Judge Brinkema has applied a “forever taint” not to the executive order, but to Donald Trump himself. For example, the government defended the selection of the seven nations in the initial executive order because President Obama approved a law that singled out the same seven nations for “special scrutiny” under the visa waiver program. Judge Brinkema rejected this reasoning: “Absent the direct evidence of animus presented by the Commonwealth, singling out these countries for additional scrutiny might not raise Establishment Clause concerns; however, with that direct evidence, a different picture emerges.” That is, if Barack Obama selected these seven countries for extreme vetting, it would be lawful, because he lacks the animus. But because Donald Trump had that animus, it would be unlawful. No matter that Trump excluded forty-three other Muslim-majority nations that account for 90 percent of the global Muslim population. Even though three of the included nations are state-sponsors of terrorism! It will always a “Muslim ban” because of comments he made on the O’Reilly Factor in 2011, a policy he adopted in 2015, and abandoned after his lawyers told him it was illegal. She admits as much. “A person,” she writes, “is not made brand new simply by taking the oath of office.” Not the policy. The person. Trump.We suspect there is a lot of truth to this. The question is whether that decoupling of the presidency from the person of the president, which we anticipated in our original essay on the oath, is quite as indefensible as Blackman assumes—or whether it’s an inevitable consequence of vesting someone as volatile and fundamentally disingenuous as Trump with “the Executive Power” of the United States of America."
The Making of Islamophobia
Bethany Allen-Ebrahimian tells the story of "The Making of Islamophobia Inc." through the story of the recent fracas surrounding a lecture by Jonathan Brown.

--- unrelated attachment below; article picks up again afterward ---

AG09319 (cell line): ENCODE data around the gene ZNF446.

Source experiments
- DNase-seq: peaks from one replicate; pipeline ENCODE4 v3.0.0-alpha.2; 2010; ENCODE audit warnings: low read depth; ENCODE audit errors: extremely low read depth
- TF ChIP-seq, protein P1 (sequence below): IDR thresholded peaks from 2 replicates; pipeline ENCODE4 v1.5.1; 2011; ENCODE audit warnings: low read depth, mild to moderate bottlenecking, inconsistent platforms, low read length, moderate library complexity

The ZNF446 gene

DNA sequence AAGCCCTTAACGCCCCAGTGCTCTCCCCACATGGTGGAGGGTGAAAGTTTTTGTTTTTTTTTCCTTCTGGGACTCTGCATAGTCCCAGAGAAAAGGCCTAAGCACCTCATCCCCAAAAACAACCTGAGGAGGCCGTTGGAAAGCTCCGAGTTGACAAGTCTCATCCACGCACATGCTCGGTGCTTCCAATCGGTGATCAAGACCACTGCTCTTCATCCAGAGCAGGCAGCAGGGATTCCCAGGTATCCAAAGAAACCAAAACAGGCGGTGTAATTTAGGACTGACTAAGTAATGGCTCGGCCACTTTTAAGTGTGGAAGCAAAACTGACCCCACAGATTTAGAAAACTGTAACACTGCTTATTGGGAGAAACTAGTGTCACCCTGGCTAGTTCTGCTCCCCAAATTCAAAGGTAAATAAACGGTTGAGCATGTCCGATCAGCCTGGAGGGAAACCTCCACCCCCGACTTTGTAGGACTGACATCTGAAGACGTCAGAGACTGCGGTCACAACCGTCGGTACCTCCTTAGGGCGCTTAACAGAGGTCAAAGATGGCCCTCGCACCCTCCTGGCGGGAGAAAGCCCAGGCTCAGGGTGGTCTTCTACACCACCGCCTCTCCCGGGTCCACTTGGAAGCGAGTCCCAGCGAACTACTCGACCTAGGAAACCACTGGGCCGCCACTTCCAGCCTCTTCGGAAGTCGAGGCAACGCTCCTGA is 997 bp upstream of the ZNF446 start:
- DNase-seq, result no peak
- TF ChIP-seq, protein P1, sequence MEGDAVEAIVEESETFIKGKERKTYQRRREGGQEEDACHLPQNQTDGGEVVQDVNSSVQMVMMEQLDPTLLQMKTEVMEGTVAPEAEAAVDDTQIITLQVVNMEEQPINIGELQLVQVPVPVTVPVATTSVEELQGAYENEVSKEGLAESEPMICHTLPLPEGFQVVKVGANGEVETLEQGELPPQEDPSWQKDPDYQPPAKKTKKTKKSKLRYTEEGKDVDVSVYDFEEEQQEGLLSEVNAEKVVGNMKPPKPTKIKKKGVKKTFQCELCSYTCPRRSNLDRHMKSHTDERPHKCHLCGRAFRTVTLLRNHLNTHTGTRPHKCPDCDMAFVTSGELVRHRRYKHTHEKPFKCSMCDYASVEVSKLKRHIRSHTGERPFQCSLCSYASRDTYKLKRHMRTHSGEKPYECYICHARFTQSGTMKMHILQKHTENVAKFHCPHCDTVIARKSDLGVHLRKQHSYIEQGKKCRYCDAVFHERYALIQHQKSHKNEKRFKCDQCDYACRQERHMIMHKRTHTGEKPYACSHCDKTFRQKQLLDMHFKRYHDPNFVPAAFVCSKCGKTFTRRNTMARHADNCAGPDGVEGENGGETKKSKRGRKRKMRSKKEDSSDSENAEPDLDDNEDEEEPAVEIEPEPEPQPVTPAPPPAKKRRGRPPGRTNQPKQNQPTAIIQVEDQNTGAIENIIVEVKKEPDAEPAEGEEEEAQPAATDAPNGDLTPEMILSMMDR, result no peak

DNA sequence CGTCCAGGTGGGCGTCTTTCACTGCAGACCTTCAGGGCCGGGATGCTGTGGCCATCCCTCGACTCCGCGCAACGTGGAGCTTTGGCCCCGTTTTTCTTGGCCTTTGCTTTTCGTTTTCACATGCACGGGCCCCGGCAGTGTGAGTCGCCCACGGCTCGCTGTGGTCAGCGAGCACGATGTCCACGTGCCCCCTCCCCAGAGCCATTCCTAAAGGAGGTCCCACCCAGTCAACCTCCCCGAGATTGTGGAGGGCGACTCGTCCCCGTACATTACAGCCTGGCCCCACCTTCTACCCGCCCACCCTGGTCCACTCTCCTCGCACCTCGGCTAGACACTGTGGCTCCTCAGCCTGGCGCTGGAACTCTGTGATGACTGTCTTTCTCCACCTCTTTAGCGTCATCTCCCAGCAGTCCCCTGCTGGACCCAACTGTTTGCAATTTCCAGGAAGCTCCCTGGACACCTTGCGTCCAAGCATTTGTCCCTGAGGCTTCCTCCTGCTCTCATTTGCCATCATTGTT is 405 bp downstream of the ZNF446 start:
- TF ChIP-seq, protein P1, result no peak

"It all started with good intentions. Brown is one of the majority of Muslims around the world who believes the Islamic State practices a warped interpretation of Islamic thought that blesses slavery, rape, and other crimes. But Brown also knows that not all Muslims are so quick to dismiss the jihadi group’s theology. Certainly the hundreds of foreign fighters who have trickled into Syria and Iraq to join its ranks find its ideas seductive. For some others, the veneer of religious authenticity used to justify Islamic State atrocities has led to a crisis of faith. And the cacophony of violence plaguing much of the Muslim world tends to drown out the voices of those most qualified to referee the religious confusion. But Brown felt that he was called to try, hence his public lecture at the International Institute of Islamic Thought in Herndon, Virginia, on Feb. 7. In the first of what he intended as a three-part series, Brown addressed slavery in Islam, hoping to combat the idea that Islam could ever condone the subjugation and exploitation of human beings. That was when he encountered a cacophony of a different sort — America’s far-right, anti-Muslim ecosystem that has adopted the same twisted interpretations of Islam that the Islamic State promotes. After the lecture, Brown endured a cascade of online attacks from conservative and alternative-right heavyweights such as Ann Coulter, Robert Spencer, and Milo Yiannopoulos, who claimed that he had actually condoned the acts he had set about to condemn. His university department was flooded with demands that he be fired. Brown is the victim of an increasingly empowered industry of Islamophobia that constricts the space for balanced and open dialogue, sidelining the very Muslims who are doing the most to promote peaceful, orthodox interpretations of Islam."Form more information visit: https://foreignpolicy.com/2017/03/16/the-making-of-islamophobia-inc/